Tattoos, What You Need to Know
Many individuals choose to undergo tattooing in its various
forms. Whatever their reason, consumers should be aware of the risks involved in
order to make an informed decision.
What Risks Are Involved in Tattooing?
The following are the primary
complications that can result from tattooing:
- Infection: Unsterile tattooing equipment and needles can
transmit infectious diseases, such as hepatitis. The risk of infection is the
reason the American Association of Blood Banks requires a one-year wait between
getting a tattoo and donating blood. It is extremely important to make sure that all tattooing equipment is clean
and sterilized before use. Even if the needles are sterilized or never have been
used, it is important to understand that in some cases the equipment that holds
the needles cannot be sterilized reliably due to its design. In addition, the
person who receives a tattoo must be sure to care for the tattooed area properly
during the first week or so after the pigments are injected.
- Removal problems: Despite advances in laser technology,
removing a tattoo is a painstaking process, usually involving several treatments
and considerable expense. Complete removal without scarring may be impossible.
- Allergic reactions: Although allergic reactions to tattoo
pigments are rare, when they happen they may be particularly troublesome because
the pigments can be hard to remove. Occasionally, people may develop an allergic
reaction to tattoos they have had for years.
- Granulomas: These are nodules that may form around material
that the body perceives as foreign, such as particles of tattoo pigment.
- Keloid formation: If you are prone to developing keloids --
scars that grow beyond normal boundaries -- you are at risk of keloid formation
from a tattoo. Keloids may form any time you injure or traumatize your skin.
- MRI complications: There have been reports of people with
tattoos or permanent makeup who experienced swelling or burning in the affected
areas when they underwent magnetic resonance imaging (MRI).
This seems to occur only rarely and apparently without lasting effects.
There also have been reports of tattoo pigments interfering with the quality
of the image. This seems to occur mainly when a person with permanent eyeliner
undergoes MRI of the eyes. Mascara may produce a similar effect. The difference
is that mascara is easily removable.
The Most Common Problem: Dissatisfaction:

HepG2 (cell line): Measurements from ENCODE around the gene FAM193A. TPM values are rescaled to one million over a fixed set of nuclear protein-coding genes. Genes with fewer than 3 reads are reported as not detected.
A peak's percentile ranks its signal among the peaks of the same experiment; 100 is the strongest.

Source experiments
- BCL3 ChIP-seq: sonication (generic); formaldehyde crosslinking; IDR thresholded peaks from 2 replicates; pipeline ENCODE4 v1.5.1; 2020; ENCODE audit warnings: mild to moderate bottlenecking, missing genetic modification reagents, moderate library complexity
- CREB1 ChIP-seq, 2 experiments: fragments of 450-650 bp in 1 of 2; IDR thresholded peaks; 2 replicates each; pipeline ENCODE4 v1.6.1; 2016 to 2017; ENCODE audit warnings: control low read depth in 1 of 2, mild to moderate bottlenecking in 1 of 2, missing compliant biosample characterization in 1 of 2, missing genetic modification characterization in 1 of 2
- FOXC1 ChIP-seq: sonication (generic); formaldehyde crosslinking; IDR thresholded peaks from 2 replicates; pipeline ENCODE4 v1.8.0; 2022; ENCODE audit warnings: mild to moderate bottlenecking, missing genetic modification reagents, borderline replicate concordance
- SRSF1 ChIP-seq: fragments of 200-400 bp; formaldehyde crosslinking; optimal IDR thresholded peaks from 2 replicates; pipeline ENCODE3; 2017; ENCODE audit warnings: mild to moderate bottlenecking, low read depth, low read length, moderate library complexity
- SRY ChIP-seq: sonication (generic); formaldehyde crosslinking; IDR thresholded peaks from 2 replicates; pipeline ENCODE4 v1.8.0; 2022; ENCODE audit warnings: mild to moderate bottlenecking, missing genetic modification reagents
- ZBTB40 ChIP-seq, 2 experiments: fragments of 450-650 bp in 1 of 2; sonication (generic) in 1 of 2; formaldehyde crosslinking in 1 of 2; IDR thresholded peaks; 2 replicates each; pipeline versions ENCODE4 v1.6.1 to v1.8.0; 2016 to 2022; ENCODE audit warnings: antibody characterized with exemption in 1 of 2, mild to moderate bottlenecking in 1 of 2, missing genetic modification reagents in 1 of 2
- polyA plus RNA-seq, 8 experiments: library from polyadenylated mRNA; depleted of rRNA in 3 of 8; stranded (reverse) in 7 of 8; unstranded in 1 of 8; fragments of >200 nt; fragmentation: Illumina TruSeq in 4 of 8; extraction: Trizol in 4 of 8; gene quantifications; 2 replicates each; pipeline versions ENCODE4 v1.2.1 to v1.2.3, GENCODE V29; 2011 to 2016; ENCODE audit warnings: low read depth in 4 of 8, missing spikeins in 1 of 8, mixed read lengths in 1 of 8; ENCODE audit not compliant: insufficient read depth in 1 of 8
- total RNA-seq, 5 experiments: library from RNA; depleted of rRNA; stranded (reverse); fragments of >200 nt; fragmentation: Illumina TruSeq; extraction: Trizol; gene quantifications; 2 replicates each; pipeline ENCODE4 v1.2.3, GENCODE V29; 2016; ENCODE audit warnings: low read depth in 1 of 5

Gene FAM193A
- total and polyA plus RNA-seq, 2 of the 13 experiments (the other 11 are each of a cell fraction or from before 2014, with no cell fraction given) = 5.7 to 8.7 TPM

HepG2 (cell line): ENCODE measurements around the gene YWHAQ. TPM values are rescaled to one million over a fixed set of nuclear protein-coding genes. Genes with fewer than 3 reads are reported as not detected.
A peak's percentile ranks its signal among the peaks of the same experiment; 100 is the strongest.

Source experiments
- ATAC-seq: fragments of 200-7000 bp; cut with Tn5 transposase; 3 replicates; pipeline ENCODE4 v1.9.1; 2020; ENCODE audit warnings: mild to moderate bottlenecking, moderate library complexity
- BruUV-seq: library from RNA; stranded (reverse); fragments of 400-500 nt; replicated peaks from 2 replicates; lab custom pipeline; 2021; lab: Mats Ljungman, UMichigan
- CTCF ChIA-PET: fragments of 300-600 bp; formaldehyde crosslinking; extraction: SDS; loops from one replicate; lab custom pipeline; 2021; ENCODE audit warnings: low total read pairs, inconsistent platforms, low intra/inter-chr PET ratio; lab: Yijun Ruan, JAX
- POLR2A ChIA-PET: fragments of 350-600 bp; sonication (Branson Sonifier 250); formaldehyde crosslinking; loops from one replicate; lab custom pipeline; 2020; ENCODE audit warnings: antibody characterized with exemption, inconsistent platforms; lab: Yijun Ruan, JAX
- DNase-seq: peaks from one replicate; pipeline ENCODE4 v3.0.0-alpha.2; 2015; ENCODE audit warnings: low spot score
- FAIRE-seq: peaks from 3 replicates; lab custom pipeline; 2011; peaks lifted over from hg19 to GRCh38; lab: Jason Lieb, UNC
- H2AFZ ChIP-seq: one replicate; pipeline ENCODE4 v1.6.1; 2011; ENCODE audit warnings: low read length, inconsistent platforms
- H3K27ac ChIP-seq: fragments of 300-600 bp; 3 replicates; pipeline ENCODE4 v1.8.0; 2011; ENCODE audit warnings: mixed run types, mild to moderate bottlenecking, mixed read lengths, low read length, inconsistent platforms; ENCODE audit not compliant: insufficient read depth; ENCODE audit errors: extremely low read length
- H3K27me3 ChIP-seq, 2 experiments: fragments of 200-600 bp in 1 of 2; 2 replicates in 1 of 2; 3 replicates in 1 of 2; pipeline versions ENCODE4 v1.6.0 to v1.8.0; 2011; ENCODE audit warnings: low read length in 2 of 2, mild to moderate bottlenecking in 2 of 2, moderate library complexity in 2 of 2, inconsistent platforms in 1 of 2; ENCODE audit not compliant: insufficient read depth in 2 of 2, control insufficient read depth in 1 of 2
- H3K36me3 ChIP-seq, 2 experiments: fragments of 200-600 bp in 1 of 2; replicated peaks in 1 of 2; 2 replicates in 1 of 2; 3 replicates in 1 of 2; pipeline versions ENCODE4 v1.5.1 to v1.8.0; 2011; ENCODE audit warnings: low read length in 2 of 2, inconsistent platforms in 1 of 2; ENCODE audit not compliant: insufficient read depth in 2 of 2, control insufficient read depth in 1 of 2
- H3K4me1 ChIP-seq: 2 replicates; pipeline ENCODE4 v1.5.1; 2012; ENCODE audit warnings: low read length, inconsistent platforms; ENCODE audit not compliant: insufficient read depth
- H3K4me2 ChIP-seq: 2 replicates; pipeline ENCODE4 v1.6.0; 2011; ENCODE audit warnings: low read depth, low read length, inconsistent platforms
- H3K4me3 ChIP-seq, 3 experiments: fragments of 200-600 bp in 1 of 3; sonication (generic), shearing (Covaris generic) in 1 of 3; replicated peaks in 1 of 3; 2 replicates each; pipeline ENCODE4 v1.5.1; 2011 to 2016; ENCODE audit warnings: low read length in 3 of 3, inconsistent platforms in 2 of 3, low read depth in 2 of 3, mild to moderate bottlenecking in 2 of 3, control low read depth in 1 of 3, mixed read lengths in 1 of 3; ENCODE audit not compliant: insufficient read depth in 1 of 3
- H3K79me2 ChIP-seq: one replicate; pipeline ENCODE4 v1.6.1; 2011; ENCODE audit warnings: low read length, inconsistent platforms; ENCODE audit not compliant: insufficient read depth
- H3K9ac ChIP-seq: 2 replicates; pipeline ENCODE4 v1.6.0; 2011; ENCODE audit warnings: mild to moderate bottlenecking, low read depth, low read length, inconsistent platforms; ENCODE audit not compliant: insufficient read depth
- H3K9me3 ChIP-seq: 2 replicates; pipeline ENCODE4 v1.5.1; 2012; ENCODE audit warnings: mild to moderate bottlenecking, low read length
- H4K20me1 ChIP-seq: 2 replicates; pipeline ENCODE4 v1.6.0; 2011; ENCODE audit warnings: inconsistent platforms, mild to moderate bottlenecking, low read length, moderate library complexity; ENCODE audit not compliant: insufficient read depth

The cause of these complications is uncertain. Some have theorized that they
result from an interaction with the metallic components of some pigments.
However, the risks of avoiding an MRI when your doctor has recommended one
are likely to be much greater than the risks of complications from an
interaction between the MRI and tattoo or permanent makeup. Instead of avoiding
an MRI, individuals who have tattoos or permanent makeup should inform the
radiologist or technician of this fact in order to take appropriate precautions,
avoid complications, and assure the best results.
most common problem that develops with tattoos is the desire to remove them.
Removing tattoos and permanent makeup can be very difficult.
Skill levels vary widely among people who perform tattooing. You may want to ask the
person performing the procedure for references and ask yourself how willing you
are to risk permanently wearing someone else's mistake.
Although tattoos may be satisfactory at first, they sometimes fade. Also, if
the tattooist injects the pigments too deeply into the skin, the pigments may
migrate beyond the original sites, resulting in a blurred appearance.
Another cause of dissatisfaction is that the human body changes over time,
and styles change with the season. The permanent makeup that may have looked
flattering when first injected may later clash with changing skin tones and
facial or body contours. People who plan to have facial cosmetic surgery are
advised that the appearance of their permanent makeup may become distorted. The
tattoo that seemed stylish at first may become dated and embarrassing. And
changing tattoos or permanent makeup is not as easy as changing your mind.
Methods for removing tattoos include laser
treatments, abrasion, scarification, and surgery. Some people attempt to
camouflage an objectionable tattoo with a new one. Each approach has drawbacks:
- Laser treatments can lighten many tattoos, some more easily
and effectively than others. Generally, several visits are necessary over a span
or weeks or months, and the treatments can be expensive. Some individuals
experience hypopigmentation -- a lightening of the natural skin coloring -- in
the affected area. Laser treatments also can cause some tattoo pigments to
change to a less desirable shade.